The 2019-2010 Board of Governors will meet once more, at the end of June, to approve new members. The 2020-2021 board, which contains six new members and one former governor returning after a hiatus, will meet for the first time later this summer.
The full text of the Academy press release:
Today, the Academy of Motion Picture Arts and Sciences announced the next phase of its equity and inclusion initiative, Academy Aperture 2025. This phased initiative will further the Academy’s ongoing efforts to advance inclusion in the entertainment industry and increase representation within its membership and the greater film community. The first phase of the initiative outlines specific goals for the Oscars® and Academy governance, membership, and workplace culture.
“While the Academy has made strides, we know there is much more work to be done in order to ensure equitable opportunities across the board,” said Academy CEO Dawn Hudson. “The need to address this issue is urgent. To that end, we will amend–and continue to examine–our rules and procedures to ensure that all voices are heard and celebrated.”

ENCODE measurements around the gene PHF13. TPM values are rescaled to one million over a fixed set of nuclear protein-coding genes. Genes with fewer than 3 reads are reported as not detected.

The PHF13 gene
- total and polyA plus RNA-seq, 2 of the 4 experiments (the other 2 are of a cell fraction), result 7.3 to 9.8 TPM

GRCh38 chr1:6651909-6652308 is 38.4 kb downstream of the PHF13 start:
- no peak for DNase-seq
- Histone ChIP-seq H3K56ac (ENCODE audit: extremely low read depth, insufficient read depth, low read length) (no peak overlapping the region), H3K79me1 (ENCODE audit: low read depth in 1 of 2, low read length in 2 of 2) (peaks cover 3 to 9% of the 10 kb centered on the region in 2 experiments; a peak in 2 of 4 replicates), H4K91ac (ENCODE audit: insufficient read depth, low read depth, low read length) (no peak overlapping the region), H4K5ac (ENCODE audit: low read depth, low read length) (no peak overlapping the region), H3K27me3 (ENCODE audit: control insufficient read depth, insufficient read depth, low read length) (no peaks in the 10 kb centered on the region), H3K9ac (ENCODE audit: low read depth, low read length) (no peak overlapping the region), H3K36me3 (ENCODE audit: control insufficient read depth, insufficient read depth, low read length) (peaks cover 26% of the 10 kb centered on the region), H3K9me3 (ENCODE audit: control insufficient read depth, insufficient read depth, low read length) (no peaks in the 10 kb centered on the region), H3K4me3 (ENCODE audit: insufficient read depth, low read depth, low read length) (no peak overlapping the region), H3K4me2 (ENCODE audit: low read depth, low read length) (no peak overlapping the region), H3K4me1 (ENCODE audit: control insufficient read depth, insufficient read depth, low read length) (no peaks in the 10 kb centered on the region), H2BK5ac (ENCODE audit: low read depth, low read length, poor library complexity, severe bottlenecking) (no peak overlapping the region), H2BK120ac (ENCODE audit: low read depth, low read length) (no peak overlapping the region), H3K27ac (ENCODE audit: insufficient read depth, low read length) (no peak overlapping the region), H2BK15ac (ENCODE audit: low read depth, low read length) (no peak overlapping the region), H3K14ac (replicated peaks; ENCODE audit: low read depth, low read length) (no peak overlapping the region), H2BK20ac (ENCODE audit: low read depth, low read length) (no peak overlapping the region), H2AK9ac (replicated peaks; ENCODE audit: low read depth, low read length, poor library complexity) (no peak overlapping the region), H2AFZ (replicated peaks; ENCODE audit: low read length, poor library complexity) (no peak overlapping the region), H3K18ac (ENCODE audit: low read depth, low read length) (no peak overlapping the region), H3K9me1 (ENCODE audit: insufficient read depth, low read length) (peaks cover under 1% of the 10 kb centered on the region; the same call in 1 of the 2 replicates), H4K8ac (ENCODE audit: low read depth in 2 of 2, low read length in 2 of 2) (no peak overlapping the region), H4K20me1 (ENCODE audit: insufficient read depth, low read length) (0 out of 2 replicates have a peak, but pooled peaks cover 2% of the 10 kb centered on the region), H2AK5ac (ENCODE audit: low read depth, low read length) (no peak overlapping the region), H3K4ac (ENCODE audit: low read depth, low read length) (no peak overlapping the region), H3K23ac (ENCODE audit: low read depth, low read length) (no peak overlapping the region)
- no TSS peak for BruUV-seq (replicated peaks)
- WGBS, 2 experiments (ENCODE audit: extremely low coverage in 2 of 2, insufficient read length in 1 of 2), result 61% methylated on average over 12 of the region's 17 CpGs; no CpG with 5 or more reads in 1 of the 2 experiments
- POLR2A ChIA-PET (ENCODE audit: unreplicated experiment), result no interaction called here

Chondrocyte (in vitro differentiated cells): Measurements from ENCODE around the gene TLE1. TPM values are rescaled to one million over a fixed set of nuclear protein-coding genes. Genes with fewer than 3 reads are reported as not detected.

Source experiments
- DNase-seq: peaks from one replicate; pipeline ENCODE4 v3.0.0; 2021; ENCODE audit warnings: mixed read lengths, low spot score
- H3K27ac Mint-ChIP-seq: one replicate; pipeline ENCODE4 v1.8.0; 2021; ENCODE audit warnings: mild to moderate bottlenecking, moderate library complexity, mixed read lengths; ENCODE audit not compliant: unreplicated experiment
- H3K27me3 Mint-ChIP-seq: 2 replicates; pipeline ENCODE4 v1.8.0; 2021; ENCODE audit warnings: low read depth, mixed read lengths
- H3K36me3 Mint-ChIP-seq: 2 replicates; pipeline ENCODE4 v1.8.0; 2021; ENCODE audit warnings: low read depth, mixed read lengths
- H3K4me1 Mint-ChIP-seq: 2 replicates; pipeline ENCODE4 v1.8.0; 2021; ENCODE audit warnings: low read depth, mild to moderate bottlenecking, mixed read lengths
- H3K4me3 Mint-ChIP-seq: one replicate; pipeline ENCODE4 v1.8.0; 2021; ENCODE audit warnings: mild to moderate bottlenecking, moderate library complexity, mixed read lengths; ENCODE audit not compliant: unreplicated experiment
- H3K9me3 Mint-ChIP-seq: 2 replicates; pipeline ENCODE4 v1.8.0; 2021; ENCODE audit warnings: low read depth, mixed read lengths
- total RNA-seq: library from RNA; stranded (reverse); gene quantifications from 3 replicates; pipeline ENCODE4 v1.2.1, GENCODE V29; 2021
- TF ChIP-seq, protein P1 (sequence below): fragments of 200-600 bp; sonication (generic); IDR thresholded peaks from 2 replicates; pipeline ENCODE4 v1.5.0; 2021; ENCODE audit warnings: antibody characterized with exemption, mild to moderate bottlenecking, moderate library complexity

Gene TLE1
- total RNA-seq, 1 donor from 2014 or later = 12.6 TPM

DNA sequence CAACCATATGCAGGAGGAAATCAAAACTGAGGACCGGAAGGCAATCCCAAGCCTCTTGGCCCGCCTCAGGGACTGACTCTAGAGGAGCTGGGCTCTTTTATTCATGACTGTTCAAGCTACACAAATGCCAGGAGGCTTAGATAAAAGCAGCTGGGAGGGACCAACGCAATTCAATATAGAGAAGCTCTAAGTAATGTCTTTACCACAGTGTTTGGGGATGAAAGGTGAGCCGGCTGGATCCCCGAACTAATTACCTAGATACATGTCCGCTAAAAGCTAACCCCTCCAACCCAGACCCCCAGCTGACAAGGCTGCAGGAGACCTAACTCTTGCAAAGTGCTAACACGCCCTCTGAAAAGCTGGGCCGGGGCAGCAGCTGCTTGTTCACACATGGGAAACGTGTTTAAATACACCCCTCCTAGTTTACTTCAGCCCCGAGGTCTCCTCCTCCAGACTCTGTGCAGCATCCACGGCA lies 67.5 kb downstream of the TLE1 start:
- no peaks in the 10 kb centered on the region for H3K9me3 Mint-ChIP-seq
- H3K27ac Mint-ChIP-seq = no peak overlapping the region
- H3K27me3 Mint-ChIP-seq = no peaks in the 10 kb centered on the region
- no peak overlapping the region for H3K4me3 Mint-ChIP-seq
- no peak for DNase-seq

“Through the dedication, focus, and concerted effort of our Board of Governors and members on the branch executive committees, the Academy has surpassed the goals of our A2020 initiative. But to truly meet this moment, we must recognize how much more needs to be done, and we must listen, learn, embrace the challenge, and hold ourselves and our community accountable,” said Academy President David Rubin. “Academy leadership and our Board are committed to ensuring that we continue to weave equity and inclusion into the fabric of every Academy initiative, committee, program and event.”